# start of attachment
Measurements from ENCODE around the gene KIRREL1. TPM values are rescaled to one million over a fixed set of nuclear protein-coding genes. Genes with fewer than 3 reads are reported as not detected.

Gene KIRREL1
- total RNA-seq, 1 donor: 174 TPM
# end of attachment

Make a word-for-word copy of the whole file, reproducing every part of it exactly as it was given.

Measurements from ENCODE around the gene KIRREL1. TPM values are rescaled to one million over a fixed set of nuclear protein-coding genes. Genes with fewer than 3 reads are reported as not detected.

Gene KIRREL1
- total RNA-seq, 1 donor: 174 TPM